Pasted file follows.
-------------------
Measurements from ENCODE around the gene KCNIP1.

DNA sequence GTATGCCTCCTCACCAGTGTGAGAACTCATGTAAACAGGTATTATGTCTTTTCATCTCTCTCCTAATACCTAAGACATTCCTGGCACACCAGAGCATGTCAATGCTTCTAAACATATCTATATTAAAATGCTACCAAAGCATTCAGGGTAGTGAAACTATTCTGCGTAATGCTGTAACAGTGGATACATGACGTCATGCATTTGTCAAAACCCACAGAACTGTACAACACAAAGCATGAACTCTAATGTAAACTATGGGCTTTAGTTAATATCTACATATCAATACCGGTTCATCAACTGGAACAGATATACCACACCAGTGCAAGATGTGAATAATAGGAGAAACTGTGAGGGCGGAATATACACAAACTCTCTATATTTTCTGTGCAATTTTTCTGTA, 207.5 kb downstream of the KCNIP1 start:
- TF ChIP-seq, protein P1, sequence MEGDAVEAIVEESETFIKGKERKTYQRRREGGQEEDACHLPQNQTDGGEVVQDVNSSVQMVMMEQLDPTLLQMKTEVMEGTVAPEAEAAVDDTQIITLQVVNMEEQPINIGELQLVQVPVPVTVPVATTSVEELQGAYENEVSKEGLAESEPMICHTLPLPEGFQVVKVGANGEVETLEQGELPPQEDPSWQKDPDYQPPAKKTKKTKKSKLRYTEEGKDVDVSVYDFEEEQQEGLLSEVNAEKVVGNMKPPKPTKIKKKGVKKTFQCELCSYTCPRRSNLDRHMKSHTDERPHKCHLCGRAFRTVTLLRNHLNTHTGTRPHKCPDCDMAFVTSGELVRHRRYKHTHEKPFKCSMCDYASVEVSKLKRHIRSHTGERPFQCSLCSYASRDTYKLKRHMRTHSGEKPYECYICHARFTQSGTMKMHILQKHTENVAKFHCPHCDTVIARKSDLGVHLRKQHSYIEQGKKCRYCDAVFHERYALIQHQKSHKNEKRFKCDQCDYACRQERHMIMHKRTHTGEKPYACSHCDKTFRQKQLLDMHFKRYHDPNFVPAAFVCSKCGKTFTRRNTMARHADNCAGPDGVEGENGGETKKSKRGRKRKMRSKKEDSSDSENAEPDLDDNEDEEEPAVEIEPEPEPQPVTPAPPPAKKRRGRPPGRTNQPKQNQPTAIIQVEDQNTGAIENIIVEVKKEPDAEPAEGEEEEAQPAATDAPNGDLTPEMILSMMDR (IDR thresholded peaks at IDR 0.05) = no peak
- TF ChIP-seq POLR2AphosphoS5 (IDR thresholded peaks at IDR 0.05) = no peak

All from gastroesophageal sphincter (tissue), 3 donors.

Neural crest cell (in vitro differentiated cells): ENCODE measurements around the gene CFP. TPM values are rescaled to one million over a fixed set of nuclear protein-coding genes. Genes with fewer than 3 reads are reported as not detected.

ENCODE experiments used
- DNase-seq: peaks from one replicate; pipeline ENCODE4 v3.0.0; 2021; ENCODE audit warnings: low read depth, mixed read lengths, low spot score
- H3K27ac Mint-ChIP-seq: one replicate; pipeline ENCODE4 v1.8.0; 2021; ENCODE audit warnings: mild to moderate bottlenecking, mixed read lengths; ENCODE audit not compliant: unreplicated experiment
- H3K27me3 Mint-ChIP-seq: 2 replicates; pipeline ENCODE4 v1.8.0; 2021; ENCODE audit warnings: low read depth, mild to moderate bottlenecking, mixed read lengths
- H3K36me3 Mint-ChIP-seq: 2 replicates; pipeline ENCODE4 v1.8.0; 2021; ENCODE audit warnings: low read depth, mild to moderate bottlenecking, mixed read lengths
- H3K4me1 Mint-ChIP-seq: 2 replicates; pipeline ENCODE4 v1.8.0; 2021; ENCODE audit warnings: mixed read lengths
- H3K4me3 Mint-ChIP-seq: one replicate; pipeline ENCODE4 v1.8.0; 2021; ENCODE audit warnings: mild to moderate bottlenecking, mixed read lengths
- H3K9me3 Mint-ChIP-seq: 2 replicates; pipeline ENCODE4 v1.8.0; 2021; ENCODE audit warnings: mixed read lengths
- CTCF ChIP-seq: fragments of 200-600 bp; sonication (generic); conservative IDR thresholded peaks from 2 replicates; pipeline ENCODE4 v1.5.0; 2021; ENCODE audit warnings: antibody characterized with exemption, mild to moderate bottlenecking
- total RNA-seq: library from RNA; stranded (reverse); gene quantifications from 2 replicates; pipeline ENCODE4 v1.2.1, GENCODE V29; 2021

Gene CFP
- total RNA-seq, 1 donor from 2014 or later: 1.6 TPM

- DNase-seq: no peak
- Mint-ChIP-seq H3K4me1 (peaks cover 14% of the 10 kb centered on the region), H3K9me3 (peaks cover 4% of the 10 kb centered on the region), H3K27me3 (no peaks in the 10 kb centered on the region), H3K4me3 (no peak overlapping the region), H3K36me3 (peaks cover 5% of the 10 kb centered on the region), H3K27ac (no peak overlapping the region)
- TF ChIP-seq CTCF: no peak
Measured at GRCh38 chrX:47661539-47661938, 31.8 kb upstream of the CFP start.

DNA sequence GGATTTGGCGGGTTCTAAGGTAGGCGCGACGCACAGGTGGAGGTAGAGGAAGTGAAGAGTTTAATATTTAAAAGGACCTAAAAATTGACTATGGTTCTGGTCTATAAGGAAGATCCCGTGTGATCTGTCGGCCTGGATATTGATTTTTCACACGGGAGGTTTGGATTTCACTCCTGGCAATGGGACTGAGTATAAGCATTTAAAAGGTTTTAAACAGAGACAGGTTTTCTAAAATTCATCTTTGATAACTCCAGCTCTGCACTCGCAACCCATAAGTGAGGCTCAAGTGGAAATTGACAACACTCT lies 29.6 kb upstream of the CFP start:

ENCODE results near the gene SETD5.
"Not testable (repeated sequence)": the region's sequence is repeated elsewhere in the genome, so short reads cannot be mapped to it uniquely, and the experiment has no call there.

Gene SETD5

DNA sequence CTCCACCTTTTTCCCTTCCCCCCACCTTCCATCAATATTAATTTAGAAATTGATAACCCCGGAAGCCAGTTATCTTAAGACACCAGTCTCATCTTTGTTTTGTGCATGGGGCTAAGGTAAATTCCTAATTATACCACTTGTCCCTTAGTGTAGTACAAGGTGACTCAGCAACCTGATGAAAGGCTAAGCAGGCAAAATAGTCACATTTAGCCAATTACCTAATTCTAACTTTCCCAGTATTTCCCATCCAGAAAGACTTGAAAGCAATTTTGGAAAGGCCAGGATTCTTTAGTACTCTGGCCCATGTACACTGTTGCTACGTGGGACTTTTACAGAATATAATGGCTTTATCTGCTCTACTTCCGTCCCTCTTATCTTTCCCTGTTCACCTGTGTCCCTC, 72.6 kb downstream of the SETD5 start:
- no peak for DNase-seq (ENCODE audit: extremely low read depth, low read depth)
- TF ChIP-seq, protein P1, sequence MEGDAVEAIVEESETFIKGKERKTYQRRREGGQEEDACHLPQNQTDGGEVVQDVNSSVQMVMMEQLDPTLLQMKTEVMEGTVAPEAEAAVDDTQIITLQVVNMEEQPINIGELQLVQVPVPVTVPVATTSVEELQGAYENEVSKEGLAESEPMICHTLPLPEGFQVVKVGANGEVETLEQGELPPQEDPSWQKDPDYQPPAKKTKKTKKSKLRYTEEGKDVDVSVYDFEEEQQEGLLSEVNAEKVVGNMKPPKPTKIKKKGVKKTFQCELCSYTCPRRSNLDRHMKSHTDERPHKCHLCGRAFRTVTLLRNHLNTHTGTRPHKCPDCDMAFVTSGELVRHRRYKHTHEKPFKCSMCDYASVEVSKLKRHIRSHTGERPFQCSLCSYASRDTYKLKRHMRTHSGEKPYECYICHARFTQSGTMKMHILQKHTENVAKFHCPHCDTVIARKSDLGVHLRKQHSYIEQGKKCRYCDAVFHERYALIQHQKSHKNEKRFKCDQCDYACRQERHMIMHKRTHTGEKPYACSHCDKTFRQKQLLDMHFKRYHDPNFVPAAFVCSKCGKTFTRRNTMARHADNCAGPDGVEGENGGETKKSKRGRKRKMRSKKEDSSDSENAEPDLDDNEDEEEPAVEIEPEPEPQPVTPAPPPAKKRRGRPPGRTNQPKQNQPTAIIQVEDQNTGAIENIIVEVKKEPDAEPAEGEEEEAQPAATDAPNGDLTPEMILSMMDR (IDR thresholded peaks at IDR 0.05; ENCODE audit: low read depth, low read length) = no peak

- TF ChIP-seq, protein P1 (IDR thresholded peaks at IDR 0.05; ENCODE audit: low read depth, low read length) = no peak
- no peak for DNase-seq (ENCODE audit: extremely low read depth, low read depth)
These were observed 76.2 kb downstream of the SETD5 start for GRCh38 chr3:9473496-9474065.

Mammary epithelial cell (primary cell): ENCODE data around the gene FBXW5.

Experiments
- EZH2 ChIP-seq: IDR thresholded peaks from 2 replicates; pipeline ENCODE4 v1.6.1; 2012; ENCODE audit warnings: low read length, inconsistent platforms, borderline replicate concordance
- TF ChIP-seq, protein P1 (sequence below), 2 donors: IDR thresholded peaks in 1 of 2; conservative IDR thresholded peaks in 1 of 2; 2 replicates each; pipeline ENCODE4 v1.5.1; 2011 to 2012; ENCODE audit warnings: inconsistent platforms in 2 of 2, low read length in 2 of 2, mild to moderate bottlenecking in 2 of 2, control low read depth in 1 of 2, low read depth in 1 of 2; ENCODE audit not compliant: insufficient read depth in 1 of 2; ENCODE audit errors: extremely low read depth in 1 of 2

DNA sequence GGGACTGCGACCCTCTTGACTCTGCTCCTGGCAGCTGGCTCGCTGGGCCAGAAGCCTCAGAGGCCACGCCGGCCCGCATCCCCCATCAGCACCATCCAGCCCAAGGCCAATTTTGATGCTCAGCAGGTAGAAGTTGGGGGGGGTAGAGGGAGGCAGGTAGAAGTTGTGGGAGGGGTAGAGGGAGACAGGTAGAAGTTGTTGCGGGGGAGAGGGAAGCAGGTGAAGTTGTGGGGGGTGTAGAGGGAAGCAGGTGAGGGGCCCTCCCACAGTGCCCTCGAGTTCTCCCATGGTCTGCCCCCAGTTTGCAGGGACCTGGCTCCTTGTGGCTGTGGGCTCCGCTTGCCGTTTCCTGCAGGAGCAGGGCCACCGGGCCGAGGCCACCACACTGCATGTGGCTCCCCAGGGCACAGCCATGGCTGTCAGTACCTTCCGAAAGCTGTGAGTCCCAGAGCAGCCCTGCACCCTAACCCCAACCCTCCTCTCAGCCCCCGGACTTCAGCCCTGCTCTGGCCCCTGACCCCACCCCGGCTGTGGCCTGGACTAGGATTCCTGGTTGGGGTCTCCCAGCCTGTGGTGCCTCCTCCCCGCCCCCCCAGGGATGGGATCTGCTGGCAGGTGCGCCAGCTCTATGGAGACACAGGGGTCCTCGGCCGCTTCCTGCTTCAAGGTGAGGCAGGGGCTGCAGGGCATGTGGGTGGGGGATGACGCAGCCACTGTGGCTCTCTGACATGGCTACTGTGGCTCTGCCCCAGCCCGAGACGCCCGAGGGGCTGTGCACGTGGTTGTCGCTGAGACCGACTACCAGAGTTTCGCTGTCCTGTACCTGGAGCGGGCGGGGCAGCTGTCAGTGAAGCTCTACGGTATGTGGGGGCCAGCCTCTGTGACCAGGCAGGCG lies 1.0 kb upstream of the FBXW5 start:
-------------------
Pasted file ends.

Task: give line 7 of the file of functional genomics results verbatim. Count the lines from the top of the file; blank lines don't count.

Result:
ENCODE experiments used